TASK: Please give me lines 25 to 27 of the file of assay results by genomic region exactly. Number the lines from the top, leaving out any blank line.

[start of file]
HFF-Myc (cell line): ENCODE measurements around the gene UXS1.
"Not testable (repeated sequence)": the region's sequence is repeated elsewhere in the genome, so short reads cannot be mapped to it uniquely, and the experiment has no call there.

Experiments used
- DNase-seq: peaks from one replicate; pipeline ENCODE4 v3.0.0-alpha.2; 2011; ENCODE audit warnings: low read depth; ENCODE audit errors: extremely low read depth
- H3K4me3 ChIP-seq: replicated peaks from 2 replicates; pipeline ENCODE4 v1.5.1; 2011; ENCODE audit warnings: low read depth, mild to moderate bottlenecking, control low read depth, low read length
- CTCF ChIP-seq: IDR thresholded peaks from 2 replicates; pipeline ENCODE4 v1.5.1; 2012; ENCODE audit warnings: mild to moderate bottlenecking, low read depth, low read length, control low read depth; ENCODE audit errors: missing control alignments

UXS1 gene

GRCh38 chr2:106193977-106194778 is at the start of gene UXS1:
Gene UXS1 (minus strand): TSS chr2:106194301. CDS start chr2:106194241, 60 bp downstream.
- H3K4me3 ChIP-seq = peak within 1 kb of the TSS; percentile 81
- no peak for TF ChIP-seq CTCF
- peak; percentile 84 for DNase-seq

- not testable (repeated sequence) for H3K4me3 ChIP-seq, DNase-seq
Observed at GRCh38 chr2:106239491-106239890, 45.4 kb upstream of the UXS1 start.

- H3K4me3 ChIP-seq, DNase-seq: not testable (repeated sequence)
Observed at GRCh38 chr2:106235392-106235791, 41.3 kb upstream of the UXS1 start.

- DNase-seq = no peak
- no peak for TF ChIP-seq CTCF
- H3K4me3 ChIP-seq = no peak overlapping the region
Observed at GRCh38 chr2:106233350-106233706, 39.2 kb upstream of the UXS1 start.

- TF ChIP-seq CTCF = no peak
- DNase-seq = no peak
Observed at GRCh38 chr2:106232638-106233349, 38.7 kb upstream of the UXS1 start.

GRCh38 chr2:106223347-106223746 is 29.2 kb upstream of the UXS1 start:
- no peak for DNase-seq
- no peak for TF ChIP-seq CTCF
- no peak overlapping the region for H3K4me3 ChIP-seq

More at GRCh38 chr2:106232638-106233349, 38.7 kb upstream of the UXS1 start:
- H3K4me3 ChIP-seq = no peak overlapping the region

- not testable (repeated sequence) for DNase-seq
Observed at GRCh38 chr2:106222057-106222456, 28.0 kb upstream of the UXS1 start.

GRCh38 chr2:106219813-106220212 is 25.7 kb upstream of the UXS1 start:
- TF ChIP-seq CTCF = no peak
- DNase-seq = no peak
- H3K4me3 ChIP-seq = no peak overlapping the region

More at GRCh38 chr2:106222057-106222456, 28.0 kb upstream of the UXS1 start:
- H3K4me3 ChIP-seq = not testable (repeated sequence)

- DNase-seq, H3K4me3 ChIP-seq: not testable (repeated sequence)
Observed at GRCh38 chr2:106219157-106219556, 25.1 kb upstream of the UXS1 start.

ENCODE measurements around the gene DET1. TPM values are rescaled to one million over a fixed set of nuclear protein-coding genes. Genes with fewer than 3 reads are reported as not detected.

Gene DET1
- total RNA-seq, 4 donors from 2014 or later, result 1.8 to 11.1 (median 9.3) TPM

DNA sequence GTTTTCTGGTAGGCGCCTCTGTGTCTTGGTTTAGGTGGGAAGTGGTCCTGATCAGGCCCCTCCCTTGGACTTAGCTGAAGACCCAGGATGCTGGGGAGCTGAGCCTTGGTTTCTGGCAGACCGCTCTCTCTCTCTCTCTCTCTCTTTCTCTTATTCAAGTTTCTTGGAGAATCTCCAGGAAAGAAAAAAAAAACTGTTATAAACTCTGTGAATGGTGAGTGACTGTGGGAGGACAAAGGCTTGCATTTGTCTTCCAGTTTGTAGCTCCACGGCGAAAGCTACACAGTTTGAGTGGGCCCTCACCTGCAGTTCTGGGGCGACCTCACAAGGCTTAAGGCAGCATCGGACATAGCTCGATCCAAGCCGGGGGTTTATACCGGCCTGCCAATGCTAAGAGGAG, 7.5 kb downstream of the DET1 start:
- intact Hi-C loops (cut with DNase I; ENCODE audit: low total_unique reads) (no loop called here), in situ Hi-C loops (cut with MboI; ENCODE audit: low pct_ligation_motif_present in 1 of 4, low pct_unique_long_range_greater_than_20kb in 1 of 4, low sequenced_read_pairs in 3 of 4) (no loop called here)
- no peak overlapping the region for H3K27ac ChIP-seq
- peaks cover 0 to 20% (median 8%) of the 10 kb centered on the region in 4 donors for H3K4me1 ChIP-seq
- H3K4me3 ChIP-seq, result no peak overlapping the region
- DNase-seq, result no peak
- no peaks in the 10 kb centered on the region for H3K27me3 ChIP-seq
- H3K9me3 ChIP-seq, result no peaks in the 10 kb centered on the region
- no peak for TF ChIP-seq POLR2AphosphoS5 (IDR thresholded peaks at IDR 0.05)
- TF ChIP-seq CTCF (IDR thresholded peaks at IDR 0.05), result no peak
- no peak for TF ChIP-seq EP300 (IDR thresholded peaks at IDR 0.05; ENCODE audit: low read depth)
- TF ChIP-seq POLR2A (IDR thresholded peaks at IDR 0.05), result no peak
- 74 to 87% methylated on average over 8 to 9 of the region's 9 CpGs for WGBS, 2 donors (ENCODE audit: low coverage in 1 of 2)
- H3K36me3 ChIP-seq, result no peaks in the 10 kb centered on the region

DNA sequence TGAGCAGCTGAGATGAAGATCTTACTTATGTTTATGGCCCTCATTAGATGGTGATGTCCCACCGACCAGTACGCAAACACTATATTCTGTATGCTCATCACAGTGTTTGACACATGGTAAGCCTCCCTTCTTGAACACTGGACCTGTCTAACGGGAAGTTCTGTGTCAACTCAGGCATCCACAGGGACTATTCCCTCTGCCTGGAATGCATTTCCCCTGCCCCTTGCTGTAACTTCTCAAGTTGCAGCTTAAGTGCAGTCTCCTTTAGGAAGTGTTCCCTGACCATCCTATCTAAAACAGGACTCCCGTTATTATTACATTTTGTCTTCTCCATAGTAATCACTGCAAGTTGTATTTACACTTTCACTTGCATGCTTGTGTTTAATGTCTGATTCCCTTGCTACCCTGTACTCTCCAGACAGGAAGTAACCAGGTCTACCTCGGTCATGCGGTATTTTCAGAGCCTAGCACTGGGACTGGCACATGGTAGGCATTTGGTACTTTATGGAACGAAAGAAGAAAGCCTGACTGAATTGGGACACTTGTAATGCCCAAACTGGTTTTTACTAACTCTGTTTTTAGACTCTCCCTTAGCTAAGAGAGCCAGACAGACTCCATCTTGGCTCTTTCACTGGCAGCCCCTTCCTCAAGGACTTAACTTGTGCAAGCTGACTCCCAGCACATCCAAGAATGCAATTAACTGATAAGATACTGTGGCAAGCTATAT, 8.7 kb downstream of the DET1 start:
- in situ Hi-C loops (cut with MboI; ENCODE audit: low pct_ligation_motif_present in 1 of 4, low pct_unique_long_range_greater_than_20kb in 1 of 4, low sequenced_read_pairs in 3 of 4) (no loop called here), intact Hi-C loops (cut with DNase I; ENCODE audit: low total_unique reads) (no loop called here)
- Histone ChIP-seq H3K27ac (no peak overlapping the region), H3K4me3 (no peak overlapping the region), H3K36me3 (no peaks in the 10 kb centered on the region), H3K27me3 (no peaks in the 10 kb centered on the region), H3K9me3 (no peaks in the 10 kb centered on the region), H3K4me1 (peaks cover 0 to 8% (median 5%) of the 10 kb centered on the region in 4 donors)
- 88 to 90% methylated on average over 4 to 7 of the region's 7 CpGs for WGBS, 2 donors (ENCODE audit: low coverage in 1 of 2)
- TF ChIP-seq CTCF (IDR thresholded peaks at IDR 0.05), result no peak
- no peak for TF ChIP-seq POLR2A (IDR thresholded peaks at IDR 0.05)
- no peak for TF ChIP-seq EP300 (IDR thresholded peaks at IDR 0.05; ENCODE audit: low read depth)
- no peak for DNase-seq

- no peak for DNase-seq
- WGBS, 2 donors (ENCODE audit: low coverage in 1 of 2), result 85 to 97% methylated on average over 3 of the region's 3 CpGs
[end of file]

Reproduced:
- no peak for DNase-seq
- no peak for TF ChIP-seq CTCF
- no peak overlapping the region for H3K4me3 ChIP-seq